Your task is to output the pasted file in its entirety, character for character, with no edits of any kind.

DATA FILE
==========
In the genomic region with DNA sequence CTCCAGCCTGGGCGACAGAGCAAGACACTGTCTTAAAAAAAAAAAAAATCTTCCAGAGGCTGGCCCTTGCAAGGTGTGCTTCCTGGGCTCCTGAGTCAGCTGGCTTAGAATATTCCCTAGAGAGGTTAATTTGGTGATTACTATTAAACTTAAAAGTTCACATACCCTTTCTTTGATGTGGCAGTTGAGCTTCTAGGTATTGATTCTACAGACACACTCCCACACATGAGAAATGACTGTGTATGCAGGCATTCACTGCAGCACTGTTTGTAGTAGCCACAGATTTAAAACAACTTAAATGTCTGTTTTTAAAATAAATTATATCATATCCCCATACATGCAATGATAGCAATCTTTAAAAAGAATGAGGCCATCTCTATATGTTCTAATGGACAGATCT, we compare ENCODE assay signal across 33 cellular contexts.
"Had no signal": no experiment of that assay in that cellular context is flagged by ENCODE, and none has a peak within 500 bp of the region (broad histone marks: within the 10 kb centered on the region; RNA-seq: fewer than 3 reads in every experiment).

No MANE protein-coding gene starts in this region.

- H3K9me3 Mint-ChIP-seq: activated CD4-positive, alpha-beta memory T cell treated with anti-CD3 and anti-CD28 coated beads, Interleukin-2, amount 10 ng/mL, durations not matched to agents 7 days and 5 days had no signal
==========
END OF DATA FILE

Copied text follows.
In the genomic region with DNA sequence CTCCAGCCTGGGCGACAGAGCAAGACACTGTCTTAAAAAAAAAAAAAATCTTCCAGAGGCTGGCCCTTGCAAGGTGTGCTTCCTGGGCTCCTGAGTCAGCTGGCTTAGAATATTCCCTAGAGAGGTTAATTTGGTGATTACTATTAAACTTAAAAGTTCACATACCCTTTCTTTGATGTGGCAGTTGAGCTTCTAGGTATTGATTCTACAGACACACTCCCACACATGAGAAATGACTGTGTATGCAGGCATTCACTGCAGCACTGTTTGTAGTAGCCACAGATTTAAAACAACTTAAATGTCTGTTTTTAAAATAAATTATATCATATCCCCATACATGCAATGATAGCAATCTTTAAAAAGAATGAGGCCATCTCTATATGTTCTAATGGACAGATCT, we compare ENCODE assay signal across 33 cellular contexts.
"Had no signal": no experiment of that assay in that cellular context is flagged by ENCODE, and none has a peak within 500 bp of the region (broad histone marks: within the 10 kb centered on the region; RNA-seq: fewer than 3 reads in every experiment).

No MANE protein-coding gene starts in this region.

- H3K9me3 Mint-ChIP-seq: activated CD4-positive, alpha-beta memory T cell treated with anti-CD3 and anti-CD28 coated beads, Interleukin-2, amount 10 ng/mL, durations not matched to agents 7 days and 5 days had no signal